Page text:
Eating Healthy for Less


I’m experiencing a tension between spending less and eating more healthy food. Last year, we changed our diet to eat organic. This means we spend a bit more $ on food than we did before. Also, we use raw sugar, honey, or 100% maple syrup instead of white sugar and artificial sweeteners. As a result of eating healthier, the pain that I felt in my hands and wrists – which I thought was caused only by keyboard usage – went away! White processed sugar can be an inflammatory agent to your joints. Our kids’ piano teacher experienced the same thing with arthritic pain. Also, not surprisingly, we have less plaque on our teeth. The average American consumes between 3 and 5 pounds of added sugar a week, adding up to 200+ pounds of added sugar a year per person.

Also, we now use whole wheat flour instead of white processed flour. White processed flour is just glucose; it’s stripped of the nutritious wheat bran and germ, leaving only the carbohydrate. The rise in American diabetes is probably due to the use of white processed flour. Many products say “Made With Whole Grains” on packages, but use dark brown colors and deceptive names; they actually have ordinary refined wheat flour as their main ingredient, since they are not required by law to disclose the percentage of whole grains versus refined grains. In fact, some processed flour has a harmful plastic called bromine. So we try to eat NO white flour products at all: pasta, bread, buns, muffins, croissants, pizza dough, almost all cereals, crackers, and flour tortillas. Instead, if we buy things from the store, we buy oatmeal, flax seed cereal, nuts, whole wheat pasta, and Ezekiel bread from Trader Joe’s. At Christmas we also bought a small electric mill that grinds whole grains into whole wheat flour. It was $250 but it saves us a little bit because we now make our own bread, pizza dough, and pie crust, which are delicious. (My pizza is pictured above, blueberry pie here…)

In general, I’m convinced that eating healthy will save us money in the long run, both individually and as a society. Our industrial food system is a long way from God’s good garden with fresh fruit galore. Anyone recommend good recipes that combine the values of eating healthy but spending less? Awhile back, I came across this on Huffington Post, and it had some decent recipes.

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15 thoughts on “Eating Healthy for Less

  1. I think time for preparation is one of the biggest barriers towards eating better… I’m especially interested in recipes using good, whole ingredients that don’t take too much time or cooking expertise…..

  2. Thanks for the post, Mako!

    Matt and I struggle with balancing our values for good, healthy food and our values to live more simply (and cheaply). I think that there are many opportunities where these values overlap. Here are two ways that we’ve found to save money and still eat healthfully:

    1. We have some friends who also share similar values about food (eating mostly plants, limiting processed foods, choosing organic and humanely raised meat when one can afford to). We decided to form a meal-share with four other families. Now, we cook a large meal for eight people and divide it up for each family (including ourselves). Then, at church every week, we receive a bounty of healthy food from these friends. This turns into four prepared meals for the week, which saves us time that we would have been cooking/cleaning/shopping for food. Instead, we usually can eat these meals and even have a day for leftovers. For a small investment of time, we get four healthy meals; whereas if we were cooking for ourselves every night, we would have to invest much more time to get that many healthy meals.

    2. We also recommend a cookbook by the Mennonite Central Committee called “Extending the Table”. The recipes were compiled by missionaries from all over the world. We like this book for two reasons. One is that the recipes are often simple in design and execution. In other countries in the world, meat is often used as a way to give flavor a dish, as oppose to it being the main event of a dish (the main event is usually whole grains or vegetables). The second reason is that we get a chance to think about how much we consume, as Americans, compared to people in those other countries. Sometimes, we’ll make something from the cookbook and practically eat the entire meal, only to discover that the recipe was designed to serve 4-6 people (or in our case, two).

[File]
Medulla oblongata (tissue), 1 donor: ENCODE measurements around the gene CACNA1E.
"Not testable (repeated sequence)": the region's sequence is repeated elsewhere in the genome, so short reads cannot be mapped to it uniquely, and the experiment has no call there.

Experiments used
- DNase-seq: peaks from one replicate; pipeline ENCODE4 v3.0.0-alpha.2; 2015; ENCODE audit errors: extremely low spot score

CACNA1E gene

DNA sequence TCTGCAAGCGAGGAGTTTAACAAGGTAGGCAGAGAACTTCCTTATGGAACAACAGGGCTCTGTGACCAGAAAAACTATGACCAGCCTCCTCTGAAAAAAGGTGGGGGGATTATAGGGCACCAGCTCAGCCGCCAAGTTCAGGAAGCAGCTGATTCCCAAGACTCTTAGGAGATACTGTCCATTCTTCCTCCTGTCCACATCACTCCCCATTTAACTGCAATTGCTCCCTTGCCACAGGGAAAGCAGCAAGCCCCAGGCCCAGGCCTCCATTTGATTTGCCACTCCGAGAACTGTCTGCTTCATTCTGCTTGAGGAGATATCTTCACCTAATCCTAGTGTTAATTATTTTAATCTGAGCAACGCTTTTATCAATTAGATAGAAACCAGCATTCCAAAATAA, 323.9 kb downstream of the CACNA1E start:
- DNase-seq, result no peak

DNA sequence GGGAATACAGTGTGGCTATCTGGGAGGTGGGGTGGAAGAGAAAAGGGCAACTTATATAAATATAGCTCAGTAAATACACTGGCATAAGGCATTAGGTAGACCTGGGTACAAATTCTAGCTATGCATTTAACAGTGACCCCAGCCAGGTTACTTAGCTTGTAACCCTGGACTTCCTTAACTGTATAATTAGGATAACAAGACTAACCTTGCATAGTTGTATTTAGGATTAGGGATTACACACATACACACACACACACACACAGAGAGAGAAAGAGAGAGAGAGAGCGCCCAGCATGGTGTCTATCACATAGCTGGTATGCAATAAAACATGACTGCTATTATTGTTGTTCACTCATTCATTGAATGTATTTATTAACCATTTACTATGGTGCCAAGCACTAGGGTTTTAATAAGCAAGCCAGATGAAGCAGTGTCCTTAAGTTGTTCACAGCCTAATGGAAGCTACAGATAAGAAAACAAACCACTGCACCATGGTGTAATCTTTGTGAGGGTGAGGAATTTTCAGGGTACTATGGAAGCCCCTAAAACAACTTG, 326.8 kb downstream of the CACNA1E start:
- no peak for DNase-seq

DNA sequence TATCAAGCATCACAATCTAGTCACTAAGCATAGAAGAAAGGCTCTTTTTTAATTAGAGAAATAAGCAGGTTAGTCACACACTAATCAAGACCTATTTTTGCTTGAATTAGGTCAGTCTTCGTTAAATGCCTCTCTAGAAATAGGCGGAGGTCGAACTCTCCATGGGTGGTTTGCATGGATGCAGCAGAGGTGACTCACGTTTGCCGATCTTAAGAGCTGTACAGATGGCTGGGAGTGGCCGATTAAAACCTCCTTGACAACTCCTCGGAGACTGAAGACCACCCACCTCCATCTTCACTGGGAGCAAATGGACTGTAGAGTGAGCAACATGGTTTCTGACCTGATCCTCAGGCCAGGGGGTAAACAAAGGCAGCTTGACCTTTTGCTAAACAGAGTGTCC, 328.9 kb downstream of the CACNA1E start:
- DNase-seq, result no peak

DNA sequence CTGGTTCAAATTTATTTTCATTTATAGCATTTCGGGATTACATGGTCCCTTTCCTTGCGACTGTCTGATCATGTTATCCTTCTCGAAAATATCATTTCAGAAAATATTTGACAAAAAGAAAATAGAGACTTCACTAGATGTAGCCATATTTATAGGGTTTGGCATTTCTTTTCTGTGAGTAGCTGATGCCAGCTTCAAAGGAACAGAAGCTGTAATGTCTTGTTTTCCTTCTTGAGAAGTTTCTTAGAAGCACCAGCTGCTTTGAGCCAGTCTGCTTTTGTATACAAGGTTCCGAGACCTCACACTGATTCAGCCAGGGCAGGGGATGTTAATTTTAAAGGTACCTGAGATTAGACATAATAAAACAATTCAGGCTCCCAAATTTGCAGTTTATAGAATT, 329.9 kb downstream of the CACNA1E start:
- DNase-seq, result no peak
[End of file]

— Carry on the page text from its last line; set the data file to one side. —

I definitely agree that eating well within a budget is challenging; especially when processed food is drastically less expensive and for many people more convenient than whole grains or vegetables.

  3. I’ve tried to switch over to healthier rices, as it’s taken a much bigger place in my diet since moving to Korea. The normal, white rice, is overly processed and stripped of a lot of nutrients from what I understand. One type that I’ve grown particularly fond of is a “purple rice.” I’ve heard it’s called “forbidden” rice in China. It’s quite nice and would likely make eating a bit more interesting for the kids, as it’s something rather novel.

    http://en.wikipedia.org/wiki/Black_rice

    A brief description about it.

    And a picture.

    The only real drawback I’ve heard is that it doesn’t last as long as white rice because the bran layer can go bad, but that’s supposed to be common with all non-white rice.

  4. We have also switched to primarily organic produce and eggs and also mill our own flour, and pondered the tradeoffs of trying to live frugally with the higher cost of organic/humane foods.

    Milling your own flour is actually a good example. We had been buying King Arthur Whole Wheat and All Purpose flours (not the organic versions) for our baking. We now buy organic wheat berries for a similar cost per pound, so we’ve “upgraded” to organic without spending more. Fresh milled flour is also higher in protein and, since you mill it as you need it, contains all the vitamins of the wheat berry rather than having to be “enriched.” (How can it be higher in protein if it comes from the same wheat berry? Commercial flour is processed into component pieces and then put back together in a way that extends shelf life. In the process, some vitamins and protein are removed/ruined, and stabilized vitamins and preservatives are then added).

    One note, though: bromine is *not* a plastic; it’s actually an element but what’s sometimes in flours is potassium bromate, a simple ionic compound. Potassium is ubiquitous in our bodies so the relevant part is the bromate. As far as I can tell, unbrominated flours are the rule these days anyway. Health concerns surrounding bromide consumption have led to its banning in some countries as well as California, but not in the U.S. in general.